Sharp elected as new Farwell BOE president
By Cathy Taylor
By a unanimous vote, former Board Secretary Rose Sharp was selected as the new Board President. Running unopposed, Sharp replaced out-going Board President Max Paine. Paine recently retired after 25 years of service with the Farwell Board of Education.
Irene Hanner and incumbent Paula Sullivan were nominated for the job of Vice President, with Sullivan retaining her position.
The seat of Board Secretary, previously held by Rose Sharp, was bestowed upon Irene Hanner, with Hanner’s previous position of Treasurer going to Trustee Shari Buccilli. Both ladies ran unopposed.
As one of her first orders of business, President Sharp proposed that all future organizational board meetings begin at 7 pm. Previously these meetings were scheduled for 6 pm the first Monday of the month. The change was made primarily to accommodate board members with conflicting work schedules. The motion was approved.
Other business conducted at the Monday evening meeting included appointments to the various board committees, the approval of existing bylaws and policies, as well as approval to continue utilizing currently retained outside business sources.
Farwell Schools Superintendent Carl Seiter welcomed John Gross as the newest member of the Farwell BOE. Grosswas sworn in at the start of Monday’s organizational meeting. John is the owner of Eagle Pharmacy in Farwell.
Superintendent Seiter gave an update concerning the Great Start Readiness Program, a state-funded tuition program designated for Michigan’s “at-risk” preschoolers. He expressed his concern over the number of slots within the program that currently remain unfilled.
Seiter commented, “Kendra Tomasky from the Clare/Gladwin RESD approached me about a month ago saying there are currently 26 spaces available with funding attached to those spaces that are unfilled. And, like all bureaucratic organizations, if you don’t use the slots this year they are taken away from you next year. So in an effort to make sure that Clare and Gladwin Counties do not lose those 26 slots, we have been asked to review the families within our own tuition-based program and see whether or not their circumstances will allow them to qualify for the GSRP program.”
He continued to note that there are students from families in the Farwell school system that meet the criteria for acceptance into the GSRP pre-school program but are not taking advantage of the opportunity. He wants to encourage any family that is willing to go through the red tape-laden application process to do so.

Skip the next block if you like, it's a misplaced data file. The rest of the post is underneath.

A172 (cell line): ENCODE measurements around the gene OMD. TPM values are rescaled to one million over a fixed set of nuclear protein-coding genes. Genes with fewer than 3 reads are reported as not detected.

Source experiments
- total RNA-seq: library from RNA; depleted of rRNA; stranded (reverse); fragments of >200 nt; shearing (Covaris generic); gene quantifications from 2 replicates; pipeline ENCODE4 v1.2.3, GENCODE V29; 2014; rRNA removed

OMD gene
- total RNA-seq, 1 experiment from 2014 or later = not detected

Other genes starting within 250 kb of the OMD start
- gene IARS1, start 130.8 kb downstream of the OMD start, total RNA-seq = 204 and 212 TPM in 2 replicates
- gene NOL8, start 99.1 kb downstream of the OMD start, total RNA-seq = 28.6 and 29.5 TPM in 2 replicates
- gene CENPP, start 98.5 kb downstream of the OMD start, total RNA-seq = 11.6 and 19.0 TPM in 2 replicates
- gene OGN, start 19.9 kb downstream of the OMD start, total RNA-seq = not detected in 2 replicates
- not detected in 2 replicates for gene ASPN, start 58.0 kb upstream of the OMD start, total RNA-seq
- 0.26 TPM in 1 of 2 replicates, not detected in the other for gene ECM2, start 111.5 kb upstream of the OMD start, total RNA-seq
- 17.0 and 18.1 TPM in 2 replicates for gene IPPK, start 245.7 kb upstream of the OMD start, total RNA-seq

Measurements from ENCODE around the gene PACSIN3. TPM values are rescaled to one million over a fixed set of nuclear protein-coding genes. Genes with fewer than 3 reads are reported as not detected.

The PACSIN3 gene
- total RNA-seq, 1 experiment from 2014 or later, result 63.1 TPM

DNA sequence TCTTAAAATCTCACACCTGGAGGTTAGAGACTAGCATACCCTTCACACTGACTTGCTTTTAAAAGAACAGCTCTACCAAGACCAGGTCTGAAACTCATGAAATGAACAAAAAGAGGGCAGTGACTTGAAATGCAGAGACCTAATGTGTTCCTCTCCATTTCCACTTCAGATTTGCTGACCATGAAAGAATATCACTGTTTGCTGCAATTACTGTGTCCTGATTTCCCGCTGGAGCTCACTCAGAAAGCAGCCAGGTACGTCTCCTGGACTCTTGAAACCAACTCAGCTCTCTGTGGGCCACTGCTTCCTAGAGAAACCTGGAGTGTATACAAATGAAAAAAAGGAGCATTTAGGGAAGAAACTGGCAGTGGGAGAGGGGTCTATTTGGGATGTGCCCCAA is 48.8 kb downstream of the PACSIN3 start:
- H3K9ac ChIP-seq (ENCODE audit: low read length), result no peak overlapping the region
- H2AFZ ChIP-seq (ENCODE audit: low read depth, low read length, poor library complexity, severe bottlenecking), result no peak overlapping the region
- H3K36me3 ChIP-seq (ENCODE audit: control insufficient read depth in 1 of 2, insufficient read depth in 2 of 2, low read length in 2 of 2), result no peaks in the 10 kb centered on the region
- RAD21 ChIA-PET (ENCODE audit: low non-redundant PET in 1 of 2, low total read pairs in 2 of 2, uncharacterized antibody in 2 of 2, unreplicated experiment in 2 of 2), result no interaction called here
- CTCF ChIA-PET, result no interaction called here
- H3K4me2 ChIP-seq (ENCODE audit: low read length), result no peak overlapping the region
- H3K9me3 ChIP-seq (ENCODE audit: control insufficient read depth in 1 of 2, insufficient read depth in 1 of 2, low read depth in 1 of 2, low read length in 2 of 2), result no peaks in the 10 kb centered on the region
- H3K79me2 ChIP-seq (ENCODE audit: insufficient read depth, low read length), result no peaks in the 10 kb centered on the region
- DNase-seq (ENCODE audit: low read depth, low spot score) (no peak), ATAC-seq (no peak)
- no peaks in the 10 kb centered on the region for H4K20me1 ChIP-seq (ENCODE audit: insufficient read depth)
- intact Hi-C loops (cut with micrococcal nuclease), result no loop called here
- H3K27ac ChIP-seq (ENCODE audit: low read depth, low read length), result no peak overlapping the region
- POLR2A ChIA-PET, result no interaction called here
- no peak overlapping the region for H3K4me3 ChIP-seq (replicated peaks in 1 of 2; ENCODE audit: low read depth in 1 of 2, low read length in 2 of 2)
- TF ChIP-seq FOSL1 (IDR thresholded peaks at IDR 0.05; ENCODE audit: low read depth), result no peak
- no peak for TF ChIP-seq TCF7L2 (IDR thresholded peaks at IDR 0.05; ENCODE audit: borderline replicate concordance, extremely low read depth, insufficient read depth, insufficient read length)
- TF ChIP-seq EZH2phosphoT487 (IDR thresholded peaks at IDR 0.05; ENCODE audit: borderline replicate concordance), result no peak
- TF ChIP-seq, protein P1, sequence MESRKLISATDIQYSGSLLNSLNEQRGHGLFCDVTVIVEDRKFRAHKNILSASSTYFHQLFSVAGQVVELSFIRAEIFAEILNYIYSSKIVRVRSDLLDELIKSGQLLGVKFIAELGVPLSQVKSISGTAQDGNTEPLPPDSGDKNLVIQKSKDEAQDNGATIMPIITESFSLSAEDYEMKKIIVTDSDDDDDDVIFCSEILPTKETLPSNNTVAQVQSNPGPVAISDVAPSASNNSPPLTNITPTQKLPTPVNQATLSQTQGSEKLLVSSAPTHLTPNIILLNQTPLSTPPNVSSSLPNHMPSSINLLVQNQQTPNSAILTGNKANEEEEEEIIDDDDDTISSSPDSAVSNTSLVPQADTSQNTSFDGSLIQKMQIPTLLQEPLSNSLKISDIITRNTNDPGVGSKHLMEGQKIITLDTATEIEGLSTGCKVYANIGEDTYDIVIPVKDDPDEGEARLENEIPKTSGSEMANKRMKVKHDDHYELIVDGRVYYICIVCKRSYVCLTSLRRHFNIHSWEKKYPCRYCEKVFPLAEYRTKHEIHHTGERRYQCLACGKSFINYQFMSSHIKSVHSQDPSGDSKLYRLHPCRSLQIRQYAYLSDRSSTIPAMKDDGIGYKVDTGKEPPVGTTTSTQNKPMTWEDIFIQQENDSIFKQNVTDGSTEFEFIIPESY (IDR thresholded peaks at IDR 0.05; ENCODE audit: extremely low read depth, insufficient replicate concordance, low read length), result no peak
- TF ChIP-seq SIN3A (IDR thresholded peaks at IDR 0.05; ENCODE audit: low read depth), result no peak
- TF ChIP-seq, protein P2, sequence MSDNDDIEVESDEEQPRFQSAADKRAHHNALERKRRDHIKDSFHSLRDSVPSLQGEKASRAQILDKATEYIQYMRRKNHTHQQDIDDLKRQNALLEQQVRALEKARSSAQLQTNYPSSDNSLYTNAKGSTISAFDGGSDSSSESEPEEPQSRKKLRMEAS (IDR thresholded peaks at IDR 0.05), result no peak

The State of Michigan developed the GSRP in 1985 as a source of financial support for families with 4-year-old children living in “at risk” situations to be able to access quality tuition-based preschools. The criteria for risk factors includes a family income under 200% of the federal poverty level, one-parent homes, a child with a diagnosed disability, problem or challenging behavior, children of homes where English is not the first language, children whose parents are not high school graduates, as well as children of abuse and/or neglect.
At its inception, the GSRP began with one million dollars in available funding with 694 preschoolers participating. 27 years later, the program has seen a rise in funding to more than one hundred million dollars with nearly thirty thousand preschoolers enrolled in 2012.
Over the past 27 years, it has become evident that the GRSP has had a dramatic effect on the educational success of Michigan’s “at risk” children. Of all the state’s qualifying children, those who participated in the GSRP have presented a much smaller rate of grade retention than those who did not participate. Many of these children also enter kindergarten with a heightened level of imagination and creativity and are able to retain learning and complete assignments better than those children who did not have the benefit of GSRP participation. Itis estimated that approximately 44% of the state’s cost to implement the program is eventually recouped through savings incurred from the reduced incidence of repeated grades by the children of the program.
Superintendent Seiter also reported on the recent follow-up meeting with the State Department of Education concerning funding through the Section 31a At-Risk Program. A state-funded initiative targeted at older at-risk students, the program provides funding to eligible school districts for supplementary instructional and pupil support services. Seiter related that everything with the grant looks good, but because the state is tightening its restrictions concerning the program, there are a few adjustments that need to be made in order to continue qualifying.
Seiter also announced that the recent changes made to the school’s transportation policies are still under discussion and will be presented to the full board at a future meeting.
Under items of discussion, preliminary sketches were distributed to each board member for the Timberland Alternative Education building remodeling project. Seiter informed the board that he will be meeting with the design firm on Friday and will then be able to answer any questions.
School business manager Jacob Sullivan presented information concerning updates made to the Section 125 Flexible Benefit Plan for employees. He stated that with the changes made to the teacher’s contracts last summer, it was necessary to make some updates to the plan so that the school and the employees could better utilize the pre-tax benefits of the high-deductible plan. The changes were unanimously accepted by the board.
President Sharp adjourned the meeting to the public at 7:45 pm, at which time the board entered in to closed session to discuss a property issue.